Who is telling your story and why
Point of view is simply that: who is telling your story?
While that definition may be simple, sometimes choosing who is telling your story can present a conundrum to the author. Is the story better suited to first person or third person? Or is your story compelling enough it requires second person?
Perhaps a review of what those points of view actually mean, and why you might chose one, is called for.
First person point of view is easily identified as an I story, meaning there is one point of view, told from the main character, or narrator’s, perspective. For example, the opening sentence of my novel, Shadow Song:
I remember the summer I met Shadow Song was so green it hurt my eyes.
In this case, the story is told entirely from the perspective of Danielle Michelle Fleming. It is her story, and while the story she tells deeply revolves around the characters of an Anishnabe midewewin, and her uncle, Edgar Fleming, it still remains her story. We discover the world of the backwoods of 1830s Upper Canada from her perspective. We experience her adoption and inculcation into Anishnabe society, and that tight perspective very much conveys the sense of a stranger in a strange land.
Because of that point of view, the story becomes intimate, as though she were sitting across the fire relating to you her experiences.
Employing first person narrative does just that: creates intimacy. It also narrows the scope of the story because everything must be seen and experienced through the eyes of that one character. So, being able to jump into the head of a secondary character isn’t possible, which means you have to be sure your main character has a strong enough voice to carry the story.
However, it is also possible to tell your story from several points of view while still employing first person. I did just that in my novel The Rose Guardian, in which there are three distinct characters, each with their own narrative, two of which are told from first person, and the third from third, person. I chose to tell the story in that fashion in order to create a very strong sense of time and voice. It’s tricky writing, and not for the faint of heart.
Second person perspective is a you story and requires a controlled, sure narrative. It can be clumsy and a bit outré if you’re not careful, and perhaps is better suited to short fiction than a novel, simply because it can be a bit demanding for your reader. It’s an arresting point of view. Very effective if handled well. Plain silly if it’s not.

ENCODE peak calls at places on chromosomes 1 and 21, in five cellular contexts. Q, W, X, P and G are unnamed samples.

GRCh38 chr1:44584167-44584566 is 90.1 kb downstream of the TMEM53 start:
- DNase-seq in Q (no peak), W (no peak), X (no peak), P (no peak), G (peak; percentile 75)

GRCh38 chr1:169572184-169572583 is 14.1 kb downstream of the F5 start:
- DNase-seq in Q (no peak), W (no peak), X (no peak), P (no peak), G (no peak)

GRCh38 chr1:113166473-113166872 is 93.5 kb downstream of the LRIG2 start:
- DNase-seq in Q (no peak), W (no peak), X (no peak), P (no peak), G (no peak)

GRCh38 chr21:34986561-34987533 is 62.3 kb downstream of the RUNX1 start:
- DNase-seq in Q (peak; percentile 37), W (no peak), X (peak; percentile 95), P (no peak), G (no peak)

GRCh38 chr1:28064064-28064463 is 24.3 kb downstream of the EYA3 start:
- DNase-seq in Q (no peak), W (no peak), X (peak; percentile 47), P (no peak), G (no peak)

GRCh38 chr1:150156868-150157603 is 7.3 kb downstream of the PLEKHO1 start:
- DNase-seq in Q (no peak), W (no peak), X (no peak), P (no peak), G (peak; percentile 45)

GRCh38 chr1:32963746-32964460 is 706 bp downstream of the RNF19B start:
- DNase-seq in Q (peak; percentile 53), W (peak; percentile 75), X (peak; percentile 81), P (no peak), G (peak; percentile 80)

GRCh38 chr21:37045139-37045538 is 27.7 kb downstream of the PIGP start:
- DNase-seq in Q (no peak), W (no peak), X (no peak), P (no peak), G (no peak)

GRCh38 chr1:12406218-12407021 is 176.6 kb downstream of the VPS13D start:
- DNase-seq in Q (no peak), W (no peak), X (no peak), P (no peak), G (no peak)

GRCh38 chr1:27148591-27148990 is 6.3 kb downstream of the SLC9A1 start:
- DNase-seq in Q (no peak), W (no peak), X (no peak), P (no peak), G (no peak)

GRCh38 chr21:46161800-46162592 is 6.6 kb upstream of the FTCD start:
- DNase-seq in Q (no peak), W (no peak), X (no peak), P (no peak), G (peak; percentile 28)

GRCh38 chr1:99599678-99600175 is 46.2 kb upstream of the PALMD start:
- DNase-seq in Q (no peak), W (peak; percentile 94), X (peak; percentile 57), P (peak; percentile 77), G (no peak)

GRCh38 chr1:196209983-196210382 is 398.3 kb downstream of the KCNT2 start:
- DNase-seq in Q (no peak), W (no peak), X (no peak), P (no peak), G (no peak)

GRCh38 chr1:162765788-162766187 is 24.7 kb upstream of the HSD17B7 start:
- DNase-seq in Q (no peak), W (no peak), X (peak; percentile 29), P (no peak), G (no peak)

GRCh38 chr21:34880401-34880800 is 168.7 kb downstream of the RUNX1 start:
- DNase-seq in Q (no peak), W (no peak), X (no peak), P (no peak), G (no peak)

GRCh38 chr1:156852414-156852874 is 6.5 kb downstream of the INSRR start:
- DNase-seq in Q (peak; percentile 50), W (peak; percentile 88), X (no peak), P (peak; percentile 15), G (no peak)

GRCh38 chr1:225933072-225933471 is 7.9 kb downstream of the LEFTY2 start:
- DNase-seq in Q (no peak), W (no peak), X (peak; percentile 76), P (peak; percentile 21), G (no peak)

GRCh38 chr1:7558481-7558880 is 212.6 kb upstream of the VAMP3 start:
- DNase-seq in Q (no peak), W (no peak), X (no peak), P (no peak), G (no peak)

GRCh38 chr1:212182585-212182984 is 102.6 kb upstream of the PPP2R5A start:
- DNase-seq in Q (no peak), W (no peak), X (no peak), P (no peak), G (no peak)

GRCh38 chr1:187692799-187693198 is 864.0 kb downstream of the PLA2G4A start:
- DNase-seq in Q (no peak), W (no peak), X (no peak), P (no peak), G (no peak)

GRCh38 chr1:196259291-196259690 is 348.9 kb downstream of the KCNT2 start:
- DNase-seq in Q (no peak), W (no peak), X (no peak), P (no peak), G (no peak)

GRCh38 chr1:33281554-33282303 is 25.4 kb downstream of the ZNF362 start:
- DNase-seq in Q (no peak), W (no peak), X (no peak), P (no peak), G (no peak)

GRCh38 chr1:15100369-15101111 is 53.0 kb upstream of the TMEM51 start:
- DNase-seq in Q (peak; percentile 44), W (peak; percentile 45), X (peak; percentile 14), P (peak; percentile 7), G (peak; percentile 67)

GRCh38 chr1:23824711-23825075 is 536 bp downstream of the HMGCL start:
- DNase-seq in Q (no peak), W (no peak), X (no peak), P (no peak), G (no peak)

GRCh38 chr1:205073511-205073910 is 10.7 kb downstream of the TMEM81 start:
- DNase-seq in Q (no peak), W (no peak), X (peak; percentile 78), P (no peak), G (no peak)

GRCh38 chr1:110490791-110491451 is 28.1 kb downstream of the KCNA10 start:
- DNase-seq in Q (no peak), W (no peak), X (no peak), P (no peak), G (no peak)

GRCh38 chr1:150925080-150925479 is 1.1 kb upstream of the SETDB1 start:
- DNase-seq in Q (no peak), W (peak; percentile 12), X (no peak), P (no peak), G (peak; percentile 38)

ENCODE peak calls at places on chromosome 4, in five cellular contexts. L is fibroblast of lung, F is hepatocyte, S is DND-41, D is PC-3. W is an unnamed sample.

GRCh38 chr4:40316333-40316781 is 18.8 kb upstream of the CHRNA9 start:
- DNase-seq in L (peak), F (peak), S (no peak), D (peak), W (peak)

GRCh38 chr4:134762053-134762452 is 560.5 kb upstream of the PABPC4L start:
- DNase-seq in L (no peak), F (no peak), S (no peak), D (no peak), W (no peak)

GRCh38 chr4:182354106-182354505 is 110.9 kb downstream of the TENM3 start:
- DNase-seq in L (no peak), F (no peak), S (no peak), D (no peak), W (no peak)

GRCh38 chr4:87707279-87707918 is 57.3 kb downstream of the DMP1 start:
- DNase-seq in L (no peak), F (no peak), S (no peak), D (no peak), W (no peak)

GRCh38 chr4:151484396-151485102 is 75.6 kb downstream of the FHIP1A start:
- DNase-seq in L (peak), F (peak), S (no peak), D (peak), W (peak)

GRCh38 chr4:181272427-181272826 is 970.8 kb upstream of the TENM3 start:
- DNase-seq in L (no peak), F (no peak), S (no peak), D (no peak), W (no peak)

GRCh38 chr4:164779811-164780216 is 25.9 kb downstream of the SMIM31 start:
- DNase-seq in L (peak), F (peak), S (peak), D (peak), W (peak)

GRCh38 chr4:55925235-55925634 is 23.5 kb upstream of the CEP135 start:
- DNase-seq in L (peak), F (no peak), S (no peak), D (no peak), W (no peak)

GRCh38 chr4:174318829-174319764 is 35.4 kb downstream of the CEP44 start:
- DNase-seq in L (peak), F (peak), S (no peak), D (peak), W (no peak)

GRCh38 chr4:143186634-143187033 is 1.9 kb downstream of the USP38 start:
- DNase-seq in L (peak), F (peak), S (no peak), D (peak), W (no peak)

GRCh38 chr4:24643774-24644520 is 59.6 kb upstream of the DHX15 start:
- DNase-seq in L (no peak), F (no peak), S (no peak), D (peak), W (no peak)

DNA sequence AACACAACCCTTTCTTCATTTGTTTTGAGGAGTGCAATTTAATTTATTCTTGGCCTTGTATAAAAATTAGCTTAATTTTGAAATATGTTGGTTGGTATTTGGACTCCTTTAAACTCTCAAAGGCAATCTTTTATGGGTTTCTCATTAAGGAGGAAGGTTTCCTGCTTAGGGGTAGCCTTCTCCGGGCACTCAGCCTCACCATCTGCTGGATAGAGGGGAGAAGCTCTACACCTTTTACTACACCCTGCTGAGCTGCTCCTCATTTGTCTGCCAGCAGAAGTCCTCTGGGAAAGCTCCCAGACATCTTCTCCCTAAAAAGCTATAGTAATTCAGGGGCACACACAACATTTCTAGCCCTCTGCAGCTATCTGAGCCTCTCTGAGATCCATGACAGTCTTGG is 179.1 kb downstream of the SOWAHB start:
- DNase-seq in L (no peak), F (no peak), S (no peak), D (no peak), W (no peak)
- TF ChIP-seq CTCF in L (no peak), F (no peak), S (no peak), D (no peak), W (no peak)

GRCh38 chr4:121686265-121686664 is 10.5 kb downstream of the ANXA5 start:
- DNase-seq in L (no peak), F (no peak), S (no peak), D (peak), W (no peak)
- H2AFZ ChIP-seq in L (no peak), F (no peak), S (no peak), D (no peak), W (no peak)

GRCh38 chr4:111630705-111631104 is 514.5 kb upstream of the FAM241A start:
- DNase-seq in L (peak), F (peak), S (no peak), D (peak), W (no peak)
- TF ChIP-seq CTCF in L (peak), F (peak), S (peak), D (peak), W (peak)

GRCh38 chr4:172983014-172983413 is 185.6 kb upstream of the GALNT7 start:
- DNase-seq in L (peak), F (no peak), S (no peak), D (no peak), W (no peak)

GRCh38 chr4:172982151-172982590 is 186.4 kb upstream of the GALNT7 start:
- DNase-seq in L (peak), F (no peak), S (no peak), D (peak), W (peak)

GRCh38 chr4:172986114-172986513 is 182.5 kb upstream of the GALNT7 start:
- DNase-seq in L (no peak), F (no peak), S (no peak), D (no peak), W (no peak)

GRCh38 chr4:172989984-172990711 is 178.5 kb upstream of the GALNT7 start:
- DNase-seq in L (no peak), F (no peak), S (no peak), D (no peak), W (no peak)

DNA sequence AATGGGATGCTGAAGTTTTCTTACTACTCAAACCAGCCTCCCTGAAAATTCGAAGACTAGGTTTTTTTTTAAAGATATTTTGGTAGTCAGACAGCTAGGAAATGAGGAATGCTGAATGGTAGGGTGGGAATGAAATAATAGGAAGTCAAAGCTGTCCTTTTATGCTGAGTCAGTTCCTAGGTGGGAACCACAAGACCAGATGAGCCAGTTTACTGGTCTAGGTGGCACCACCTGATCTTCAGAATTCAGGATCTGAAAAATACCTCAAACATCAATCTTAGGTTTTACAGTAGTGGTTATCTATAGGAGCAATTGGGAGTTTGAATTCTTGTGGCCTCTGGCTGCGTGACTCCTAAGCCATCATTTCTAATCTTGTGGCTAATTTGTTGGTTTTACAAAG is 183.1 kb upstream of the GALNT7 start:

Apparently the American novelist Jay McInerney wrote his acclaimed debut novel Bright Lights, Big City in second person. I haven’t read the novel, much less know the author, so I cannot speak to the efficacy of this point of view in his work. Of course, in the end, it’s just one person’s opinion of a piece of art, and art, as we all know, is subjective.
Still, if you’re going to use second person, be very sure of your story and narrative.
Third person limited
Third person limited is the most common point of view a writer can employ, a he/she/they story. It’s an easy point of view to write, let alone read, and allows for greater creative latitude, and breadth of story, because you can choose to tell the entire story from one character’s third person narrative, or many characters by way of alternating chapters or sections between characters. It is important when writing third person limited to be sure you’re writing from one character’s perspective, and only one, in each section of your story.
Third person omniscient
Sorry, was that my out loud voice?
It’s unfair of me to make that statement, because, again, art is subjective. To my taste, third person omniscient is a lazy writer’s fallback. Frank Herbert used it extensively in his epic SF series Dune. Given the huge appeal of the series, my antipathy to the point of view will seem unwarranted. And certainly other genre writers have employed this literary device. There’s nothing really wrong with the point of view. It still employs the he/she/they perspective, but switches between characters within the narrative flow so that in one paragraph the reader is experiencing one character’s actions and thoughts, and further down the page the reader is now experiencing a different character’s actions and thoughts. Omniscient. Just like the definition states.
What I personally don’t like about this POV device is the lack of character depth which occurs. I always feel as though I’m skimming across the surface of the story, being kept at a distance. It leaves me hungry, like only being able to eat the crust of a pie and not the whole thing, filling and all.
But, again, that’s just one person’s opinion.
It’s your story
Whatever point of view you choose, stick to it. Make it your own. In the end it’s your story, and only you can really know how you’re going to tell it, and who is going to be your voice.
If you’re looking for a book on the subject, I do recommend an excellent primer by Orson Scott Card: Characters and Viewpoint.
And most of all, just write.